Blog of the Pennsylvania State Historic Preservation Office

Category: Financial Incentives for Historic Preservation (Page 2 of 7)

Pennsylvania’s Historic Preservation Tax Credit At Work: SFY2021-2022 Update

The Pennsylvania Department of Community and Economic Development (PA DCED) recently announced that it has awarded $5 million in Pennsylvania Historic Preservation Tax Credits (PA HPTC) to 25 projects across the commonwealth through the FY 2021-2022 PA HPTC Allocation. The next round will open on October 1.

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Celebrating the Wilkinsburg Train Station Restoration Project

This week our Preservation Month celebration of the 2021 Community Initiative Award winners takes us west to Allegheny County – specifically, the Borough of Wilkinsburg.

The Wilkinsburg Train Station Restoration Project, led by the Wilkinsburg Community Development Corporation (WCDC), received one of PA SHPO’s 2021 Community Initiative Awards for bringing a community landmark back to life.

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The New Century Guild in the 21st Century

The New Century Guild building, located at 1307 Locust Street in Philadelphia, PA, is an Italianate brick rowhouse constructed in 1851 as a private residence. It remained a private residence until 1906, when the New Century Guild, one of the earliest and most successful organizations devoted to supporting women in the labor force, acquired the building for its headquarters.

Historic tax credits were an important part of bringing the 1906 New Century Guild, an important organization in the history of women, a new life in the 21st century.

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The Gamble on this Mill Paid Off

The Gamble Mill at 160 Dunlap Street in Bellefonte, Centre County, PA was listed in the National Register of Historic Places on August 1, 1975, as one of the only remaining grain mills in the county and one with surviving original 18th and 19th century spaces and materials.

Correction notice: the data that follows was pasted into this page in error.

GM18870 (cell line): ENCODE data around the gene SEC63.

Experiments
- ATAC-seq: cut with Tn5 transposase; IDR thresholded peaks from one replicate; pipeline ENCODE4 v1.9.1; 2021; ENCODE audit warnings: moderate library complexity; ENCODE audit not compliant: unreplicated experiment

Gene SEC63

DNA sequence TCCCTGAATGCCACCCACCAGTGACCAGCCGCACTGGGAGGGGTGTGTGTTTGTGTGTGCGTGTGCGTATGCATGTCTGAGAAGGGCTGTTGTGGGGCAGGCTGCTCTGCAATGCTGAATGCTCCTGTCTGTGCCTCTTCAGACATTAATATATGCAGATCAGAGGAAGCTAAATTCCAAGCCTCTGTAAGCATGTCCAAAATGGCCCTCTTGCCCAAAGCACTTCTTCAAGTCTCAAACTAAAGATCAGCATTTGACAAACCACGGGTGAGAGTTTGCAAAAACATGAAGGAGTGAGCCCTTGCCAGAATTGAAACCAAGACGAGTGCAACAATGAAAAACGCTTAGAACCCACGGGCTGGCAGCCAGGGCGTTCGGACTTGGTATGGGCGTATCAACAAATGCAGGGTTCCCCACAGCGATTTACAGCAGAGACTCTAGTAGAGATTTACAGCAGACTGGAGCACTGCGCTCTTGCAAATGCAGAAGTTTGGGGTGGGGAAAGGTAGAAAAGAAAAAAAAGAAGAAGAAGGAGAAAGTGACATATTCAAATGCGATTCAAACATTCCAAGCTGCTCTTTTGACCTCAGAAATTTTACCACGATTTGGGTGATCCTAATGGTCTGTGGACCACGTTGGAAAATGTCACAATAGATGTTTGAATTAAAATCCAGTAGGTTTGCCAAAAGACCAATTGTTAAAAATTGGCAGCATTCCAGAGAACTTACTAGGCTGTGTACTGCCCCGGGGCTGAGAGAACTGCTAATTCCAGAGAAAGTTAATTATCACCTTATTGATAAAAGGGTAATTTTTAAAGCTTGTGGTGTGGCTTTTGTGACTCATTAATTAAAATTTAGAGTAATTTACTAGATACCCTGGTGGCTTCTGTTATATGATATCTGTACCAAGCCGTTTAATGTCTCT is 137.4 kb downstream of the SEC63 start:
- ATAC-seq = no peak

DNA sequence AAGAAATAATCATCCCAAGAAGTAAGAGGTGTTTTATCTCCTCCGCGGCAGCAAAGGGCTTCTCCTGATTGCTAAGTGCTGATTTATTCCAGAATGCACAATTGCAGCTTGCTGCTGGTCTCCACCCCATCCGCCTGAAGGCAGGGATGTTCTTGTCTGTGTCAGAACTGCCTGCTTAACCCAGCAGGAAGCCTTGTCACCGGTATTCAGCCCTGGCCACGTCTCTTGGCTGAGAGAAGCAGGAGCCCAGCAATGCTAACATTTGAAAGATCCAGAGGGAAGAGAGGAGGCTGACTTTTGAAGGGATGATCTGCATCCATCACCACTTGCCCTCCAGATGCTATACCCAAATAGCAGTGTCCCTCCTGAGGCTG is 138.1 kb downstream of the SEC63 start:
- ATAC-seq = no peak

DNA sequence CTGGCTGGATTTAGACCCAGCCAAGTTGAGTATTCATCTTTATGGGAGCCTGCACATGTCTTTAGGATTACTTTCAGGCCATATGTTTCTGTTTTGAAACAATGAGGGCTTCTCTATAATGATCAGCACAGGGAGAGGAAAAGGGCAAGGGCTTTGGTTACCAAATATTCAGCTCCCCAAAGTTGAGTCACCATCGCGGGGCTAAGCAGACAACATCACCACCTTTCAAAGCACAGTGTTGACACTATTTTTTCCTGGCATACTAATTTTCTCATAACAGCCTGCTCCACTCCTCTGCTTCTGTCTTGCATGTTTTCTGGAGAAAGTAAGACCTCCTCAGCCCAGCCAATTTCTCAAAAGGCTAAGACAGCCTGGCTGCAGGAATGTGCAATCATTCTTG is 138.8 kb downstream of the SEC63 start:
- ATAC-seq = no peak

As the National Register designation makes the building eligible for the Federal and State Historic Tax Credit programs, the current owners developed a reuse plan to save and rehabilitate the historic Gamble Mill.

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Historic Tax Credits + Artists + Braddock = Preservation Success

There are great examples throughout Pennsylvania – and the country – of historic buildings being repurposed to support, house, and celebrate local and regional arts communities. Two specifically come to mind in Pennsylvania, the GoggleWorks in Reading, Berks County and the Walk In Art Center in Schuylkill Haven, Schuylkill County. The Ohringer Artist Residences in the former Ohringer Home Furniture store 640 Braddock Avenue in Braddock, Allegheny County can now be added to that list.

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Rehabilitating Wilkes-Barre’s Memorial Presbyterian Church

Rehabilitating a religious property, like a church, using historic tax credits can be very challenging because it is often difficult to match the building’s desired new use with the historic floor plan and character-defining spaces. Design professionals and building owners have to negotiate a difficult balance between preserving a church’s large, open sanctuaries with the need for income-producing spaces like apartments or multi-tenant office spaces.

The rehabilitation of Wilkes-Barre’s Memorial Presbyterian Church is a good example of how to apply the Secretary of the Interior’s Standards for Rehabilitation, which are the guiding principles for historic tax credit projects, to church buildings.

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Preservation’s March Madness

“March Madness” in the historic preservation world isn’t quite the same as the highly competitive, single-elimination college basketball tournaments that happen each March.

I’ve coopted the phrase to describe National Historic Preservation Advocacy Week and the days leading up to it in our office. Just like the NCAA I players that begin prepping and practicing weeks and months before their games, we kick off each New Year with making plans, preparing materials and partipants, and scheduling visits for Advocacy Week.

One big difference, of course, is that preservationists don’t compete against each other in a nail-biting, winner-takes-all game. One big similarlity, however, is the frenzy of activity, nerves, and excitement before the big event.

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